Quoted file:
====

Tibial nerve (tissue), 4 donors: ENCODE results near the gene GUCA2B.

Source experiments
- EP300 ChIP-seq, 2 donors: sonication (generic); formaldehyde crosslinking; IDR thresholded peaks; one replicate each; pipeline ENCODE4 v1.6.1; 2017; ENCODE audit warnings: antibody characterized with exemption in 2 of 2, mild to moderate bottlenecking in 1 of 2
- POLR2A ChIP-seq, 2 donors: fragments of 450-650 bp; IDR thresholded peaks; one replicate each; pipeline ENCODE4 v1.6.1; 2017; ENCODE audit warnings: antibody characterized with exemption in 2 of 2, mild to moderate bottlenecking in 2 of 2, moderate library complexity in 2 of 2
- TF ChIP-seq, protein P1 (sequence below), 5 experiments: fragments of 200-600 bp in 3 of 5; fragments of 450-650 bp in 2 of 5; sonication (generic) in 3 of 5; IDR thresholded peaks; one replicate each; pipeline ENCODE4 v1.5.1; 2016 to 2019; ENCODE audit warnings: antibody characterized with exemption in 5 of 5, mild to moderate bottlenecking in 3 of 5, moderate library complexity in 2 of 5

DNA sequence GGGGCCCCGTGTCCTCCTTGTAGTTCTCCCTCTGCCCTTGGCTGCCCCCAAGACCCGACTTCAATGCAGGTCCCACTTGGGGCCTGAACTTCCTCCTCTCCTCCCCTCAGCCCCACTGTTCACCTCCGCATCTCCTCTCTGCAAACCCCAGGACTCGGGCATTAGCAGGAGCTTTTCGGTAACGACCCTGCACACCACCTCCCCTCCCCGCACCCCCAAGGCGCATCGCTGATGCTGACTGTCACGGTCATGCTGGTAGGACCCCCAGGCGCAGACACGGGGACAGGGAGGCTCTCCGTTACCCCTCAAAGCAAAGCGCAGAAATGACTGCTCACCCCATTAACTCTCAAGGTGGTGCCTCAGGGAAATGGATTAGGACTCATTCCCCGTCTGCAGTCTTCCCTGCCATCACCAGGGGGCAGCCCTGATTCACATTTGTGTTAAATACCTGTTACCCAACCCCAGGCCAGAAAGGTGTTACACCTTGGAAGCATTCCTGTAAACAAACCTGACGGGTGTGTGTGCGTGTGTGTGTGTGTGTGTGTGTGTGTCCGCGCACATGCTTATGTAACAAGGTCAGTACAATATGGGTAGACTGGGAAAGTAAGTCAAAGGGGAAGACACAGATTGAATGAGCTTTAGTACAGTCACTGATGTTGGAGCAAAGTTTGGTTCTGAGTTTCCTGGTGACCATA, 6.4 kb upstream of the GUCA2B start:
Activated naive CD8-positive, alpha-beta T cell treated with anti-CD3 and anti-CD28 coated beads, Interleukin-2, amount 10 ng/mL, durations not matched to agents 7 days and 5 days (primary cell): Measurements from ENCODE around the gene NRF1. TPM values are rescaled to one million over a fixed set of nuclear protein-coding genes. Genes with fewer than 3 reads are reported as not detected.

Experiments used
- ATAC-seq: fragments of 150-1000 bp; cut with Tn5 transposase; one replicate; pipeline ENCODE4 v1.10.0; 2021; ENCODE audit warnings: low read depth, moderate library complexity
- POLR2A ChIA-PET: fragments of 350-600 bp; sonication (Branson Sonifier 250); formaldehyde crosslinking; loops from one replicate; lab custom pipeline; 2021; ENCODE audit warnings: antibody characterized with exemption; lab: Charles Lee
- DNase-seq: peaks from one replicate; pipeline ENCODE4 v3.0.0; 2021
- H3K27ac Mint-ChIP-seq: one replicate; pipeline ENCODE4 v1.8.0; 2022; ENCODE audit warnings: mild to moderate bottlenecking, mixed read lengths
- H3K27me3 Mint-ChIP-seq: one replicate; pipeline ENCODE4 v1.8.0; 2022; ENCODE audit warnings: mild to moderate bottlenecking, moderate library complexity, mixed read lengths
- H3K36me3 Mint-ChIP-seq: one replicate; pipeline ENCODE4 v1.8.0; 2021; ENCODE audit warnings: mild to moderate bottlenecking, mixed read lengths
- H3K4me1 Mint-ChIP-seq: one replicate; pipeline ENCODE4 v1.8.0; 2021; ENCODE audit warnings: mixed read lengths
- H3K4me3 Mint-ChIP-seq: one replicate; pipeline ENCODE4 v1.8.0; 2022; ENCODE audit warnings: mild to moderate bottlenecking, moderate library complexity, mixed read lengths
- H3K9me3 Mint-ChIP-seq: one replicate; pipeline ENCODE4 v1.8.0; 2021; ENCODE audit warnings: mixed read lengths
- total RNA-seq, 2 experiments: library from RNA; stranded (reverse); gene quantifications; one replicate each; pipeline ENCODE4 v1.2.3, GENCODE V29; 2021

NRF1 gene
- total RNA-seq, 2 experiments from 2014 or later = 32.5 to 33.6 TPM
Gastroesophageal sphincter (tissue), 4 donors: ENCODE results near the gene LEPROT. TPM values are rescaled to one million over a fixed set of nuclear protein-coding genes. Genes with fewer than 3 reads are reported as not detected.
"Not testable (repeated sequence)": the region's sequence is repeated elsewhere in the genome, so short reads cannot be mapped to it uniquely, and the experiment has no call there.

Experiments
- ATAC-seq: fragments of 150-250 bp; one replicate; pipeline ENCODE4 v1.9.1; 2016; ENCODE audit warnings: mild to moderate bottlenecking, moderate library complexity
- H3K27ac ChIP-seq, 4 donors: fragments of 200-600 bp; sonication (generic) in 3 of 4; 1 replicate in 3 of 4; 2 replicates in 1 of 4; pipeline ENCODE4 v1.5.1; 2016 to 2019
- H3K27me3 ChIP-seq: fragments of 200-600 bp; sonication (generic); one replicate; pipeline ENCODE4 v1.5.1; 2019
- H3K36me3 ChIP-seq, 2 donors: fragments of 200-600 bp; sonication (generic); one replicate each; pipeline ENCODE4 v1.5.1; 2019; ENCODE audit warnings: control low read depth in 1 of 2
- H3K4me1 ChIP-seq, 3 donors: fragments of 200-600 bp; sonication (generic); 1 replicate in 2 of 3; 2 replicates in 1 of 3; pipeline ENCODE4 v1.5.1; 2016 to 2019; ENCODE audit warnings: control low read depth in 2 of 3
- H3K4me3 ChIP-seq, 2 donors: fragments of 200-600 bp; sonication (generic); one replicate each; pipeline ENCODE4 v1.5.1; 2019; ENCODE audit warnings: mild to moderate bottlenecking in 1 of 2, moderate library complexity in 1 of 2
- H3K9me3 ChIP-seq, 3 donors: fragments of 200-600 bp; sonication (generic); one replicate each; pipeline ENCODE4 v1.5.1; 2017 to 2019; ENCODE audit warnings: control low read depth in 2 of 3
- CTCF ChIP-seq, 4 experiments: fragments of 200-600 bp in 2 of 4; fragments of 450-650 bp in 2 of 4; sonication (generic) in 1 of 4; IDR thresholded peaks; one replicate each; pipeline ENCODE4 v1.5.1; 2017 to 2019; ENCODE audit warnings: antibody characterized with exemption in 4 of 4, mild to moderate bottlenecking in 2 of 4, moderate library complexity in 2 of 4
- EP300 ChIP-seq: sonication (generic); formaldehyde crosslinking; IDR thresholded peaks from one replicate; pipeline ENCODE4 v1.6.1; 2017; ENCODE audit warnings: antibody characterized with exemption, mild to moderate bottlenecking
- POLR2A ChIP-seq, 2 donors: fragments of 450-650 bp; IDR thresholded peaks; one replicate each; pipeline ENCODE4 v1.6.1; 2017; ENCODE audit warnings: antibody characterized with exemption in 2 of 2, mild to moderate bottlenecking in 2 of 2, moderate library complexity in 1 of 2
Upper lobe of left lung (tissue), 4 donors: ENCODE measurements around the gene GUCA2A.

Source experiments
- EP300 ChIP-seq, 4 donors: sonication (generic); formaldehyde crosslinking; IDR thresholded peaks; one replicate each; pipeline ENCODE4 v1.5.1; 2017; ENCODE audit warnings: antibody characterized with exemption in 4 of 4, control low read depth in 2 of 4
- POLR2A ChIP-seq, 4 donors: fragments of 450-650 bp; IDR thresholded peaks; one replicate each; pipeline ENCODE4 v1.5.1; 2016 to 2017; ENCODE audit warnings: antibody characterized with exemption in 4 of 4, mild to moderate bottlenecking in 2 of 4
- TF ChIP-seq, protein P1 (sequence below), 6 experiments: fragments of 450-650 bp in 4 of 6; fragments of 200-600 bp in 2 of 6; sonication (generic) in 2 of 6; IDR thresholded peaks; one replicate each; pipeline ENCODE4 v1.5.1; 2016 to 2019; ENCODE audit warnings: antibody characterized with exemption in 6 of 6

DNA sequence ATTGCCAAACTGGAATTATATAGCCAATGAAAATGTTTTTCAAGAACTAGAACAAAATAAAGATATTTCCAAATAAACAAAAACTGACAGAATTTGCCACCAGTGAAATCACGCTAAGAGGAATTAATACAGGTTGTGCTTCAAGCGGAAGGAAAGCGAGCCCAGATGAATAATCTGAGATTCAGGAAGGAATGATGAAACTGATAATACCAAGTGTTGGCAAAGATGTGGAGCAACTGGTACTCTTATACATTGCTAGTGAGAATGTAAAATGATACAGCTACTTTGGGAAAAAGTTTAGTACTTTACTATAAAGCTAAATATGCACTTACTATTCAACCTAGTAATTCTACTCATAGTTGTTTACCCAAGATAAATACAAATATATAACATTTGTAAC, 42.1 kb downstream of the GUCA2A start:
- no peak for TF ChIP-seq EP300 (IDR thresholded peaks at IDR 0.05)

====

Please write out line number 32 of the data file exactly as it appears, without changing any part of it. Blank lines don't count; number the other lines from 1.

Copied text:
- EP300 ChIP-seq: sonication (generic); formaldehyde crosslinking; IDR thresholded peaks from one replicate; pipeline ENCODE4 v1.6.1; 2017; ENCODE audit warnings: antibody characterized with exemption, mild to moderate bottlenecking